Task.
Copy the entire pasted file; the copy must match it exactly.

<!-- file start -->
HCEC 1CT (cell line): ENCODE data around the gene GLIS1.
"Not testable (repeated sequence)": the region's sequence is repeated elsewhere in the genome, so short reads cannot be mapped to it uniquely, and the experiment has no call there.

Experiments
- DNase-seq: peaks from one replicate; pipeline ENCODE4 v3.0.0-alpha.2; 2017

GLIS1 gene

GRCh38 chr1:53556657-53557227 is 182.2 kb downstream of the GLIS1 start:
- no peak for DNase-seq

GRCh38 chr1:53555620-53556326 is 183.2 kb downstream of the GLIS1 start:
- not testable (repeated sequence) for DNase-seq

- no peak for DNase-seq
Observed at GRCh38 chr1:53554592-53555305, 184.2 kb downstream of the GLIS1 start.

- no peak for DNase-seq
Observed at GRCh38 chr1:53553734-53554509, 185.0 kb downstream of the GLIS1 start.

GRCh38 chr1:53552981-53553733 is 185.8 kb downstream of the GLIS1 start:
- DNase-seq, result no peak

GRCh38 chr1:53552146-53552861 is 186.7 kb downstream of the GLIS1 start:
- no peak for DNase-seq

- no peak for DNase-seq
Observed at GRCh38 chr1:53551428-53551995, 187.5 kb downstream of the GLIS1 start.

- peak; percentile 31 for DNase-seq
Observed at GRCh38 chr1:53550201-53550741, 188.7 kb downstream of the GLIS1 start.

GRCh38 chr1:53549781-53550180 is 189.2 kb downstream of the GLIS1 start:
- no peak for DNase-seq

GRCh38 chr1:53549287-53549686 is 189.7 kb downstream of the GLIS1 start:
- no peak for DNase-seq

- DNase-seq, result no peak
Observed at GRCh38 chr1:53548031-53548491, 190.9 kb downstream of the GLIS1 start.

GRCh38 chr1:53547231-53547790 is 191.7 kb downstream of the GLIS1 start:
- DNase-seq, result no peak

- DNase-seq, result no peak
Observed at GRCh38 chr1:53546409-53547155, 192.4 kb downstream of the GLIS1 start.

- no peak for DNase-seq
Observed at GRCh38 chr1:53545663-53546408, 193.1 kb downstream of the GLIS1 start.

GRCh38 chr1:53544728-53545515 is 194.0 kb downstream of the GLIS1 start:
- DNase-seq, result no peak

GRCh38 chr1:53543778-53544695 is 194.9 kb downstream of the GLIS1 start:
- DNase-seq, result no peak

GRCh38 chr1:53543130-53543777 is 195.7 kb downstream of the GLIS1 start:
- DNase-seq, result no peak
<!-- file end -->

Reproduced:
HCEC 1CT (cell line): ENCODE data around the gene GLIS1.
"Not testable (repeated sequence)": the region's sequence is repeated elsewhere in the genome, so short reads cannot be mapped to it uniquely, and the experiment has no call there.

Experiments
- DNase-seq: peaks from one replicate; pipeline ENCODE4 v3.0.0-alpha.2; 2017

GLIS1 gene

GRCh38 chr1:53556657-53557227 is 182.2 kb downstream of the GLIS1 start:
- no peak for DNase-seq

GRCh38 chr1:53555620-53556326 is 183.2 kb downstream of the GLIS1 start:
- not testable (repeated sequence) for DNase-seq

- no peak for DNase-seq
Observed at GRCh38 chr1:53554592-53555305, 184.2 kb downstream of the GLIS1 start.

- no peak for DNase-seq
Observed at GRCh38 chr1:53553734-53554509, 185.0 kb downstream of the GLIS1 start.

GRCh38 chr1:53552981-53553733 is 185.8 kb downstream of the GLIS1 start:
- DNase-seq, result no peak

GRCh38 chr1:53552146-53552861 is 186.7 kb downstream of the GLIS1 start:
- no peak for DNase-seq

- no peak for DNase-seq
Observed at GRCh38 chr1:53551428-53551995, 187.5 kb downstream of the GLIS1 start.

- peak; percentile 31 for DNase-seq
Observed at GRCh38 chr1:53550201-53550741, 188.7 kb downstream of the GLIS1 start.

GRCh38 chr1:53549781-53550180 is 189.2 kb downstream of the GLIS1 start:
- no peak for DNase-seq

GRCh38 chr1:53549287-53549686 is 189.7 kb downstream of the GLIS1 start:
- no peak for DNase-seq

- DNase-seq, result no peak
Observed at GRCh38 chr1:53548031-53548491, 190.9 kb downstream of the GLIS1 start.

GRCh38 chr1:53547231-53547790 is 191.7 kb downstream of the GLIS1 start:
- DNase-seq, result no peak

- DNase-seq, result no peak
Observed at GRCh38 chr1:53546409-53547155, 192.4 kb downstream of the GLIS1 start.

- no peak for DNase-seq
Observed at GRCh38 chr1:53545663-53546408, 193.1 kb downstream of the GLIS1 start.

GRCh38 chr1:53544728-53545515 is 194.0 kb downstream of the GLIS1 start:
- DNase-seq, result no peak

GRCh38 chr1:53543778-53544695 is 194.9 kb downstream of the GLIS1 start:
- DNase-seq, result no peak

GRCh38 chr1:53543130-53543777 is 195.7 kb downstream of the GLIS1 start:
- DNase-seq, result no peak